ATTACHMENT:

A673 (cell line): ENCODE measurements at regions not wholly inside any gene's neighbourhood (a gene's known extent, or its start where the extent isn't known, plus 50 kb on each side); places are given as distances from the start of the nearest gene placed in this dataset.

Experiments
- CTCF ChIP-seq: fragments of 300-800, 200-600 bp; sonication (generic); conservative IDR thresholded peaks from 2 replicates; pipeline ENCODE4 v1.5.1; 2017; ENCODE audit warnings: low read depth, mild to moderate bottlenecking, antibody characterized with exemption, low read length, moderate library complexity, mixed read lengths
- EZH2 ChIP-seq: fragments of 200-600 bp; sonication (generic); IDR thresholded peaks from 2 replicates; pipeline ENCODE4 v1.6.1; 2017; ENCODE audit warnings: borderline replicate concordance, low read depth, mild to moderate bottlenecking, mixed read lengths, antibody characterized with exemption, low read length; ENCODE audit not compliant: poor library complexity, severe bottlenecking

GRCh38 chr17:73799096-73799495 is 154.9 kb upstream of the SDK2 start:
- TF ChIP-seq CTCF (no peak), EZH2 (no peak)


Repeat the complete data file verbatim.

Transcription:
A673 (cell line): ENCODE measurements at regions not wholly inside any gene's neighbourhood (a gene's known extent, or its start where the extent isn't known, plus 50 kb on each side); places are given as distances from the start of the nearest gene placed in this dataset.

Experiments
- CTCF ChIP-seq: fragments of 300-800, 200-600 bp; sonication (generic); conservative IDR thresholded peaks from 2 replicates; pipeline ENCODE4 v1.5.1; 2017; ENCODE audit warnings: low read depth, mild to moderate bottlenecking, antibody characterized with exemption, low read length, moderate library complexity, mixed read lengths
- EZH2 ChIP-seq: fragments of 200-600 bp; sonication (generic); IDR thresholded peaks from 2 replicates; pipeline ENCODE4 v1.6.1; 2017; ENCODE audit warnings: borderline replicate concordance, low read depth, mild to moderate bottlenecking, mixed read lengths, antibody characterized with exemption, low read length; ENCODE audit not compliant: poor library complexity, severe bottlenecking

GRCh38 chr17:73799096-73799495 is 154.9 kb upstream of the SDK2 start:
- TF ChIP-seq CTCF (no peak), EZH2 (no peak)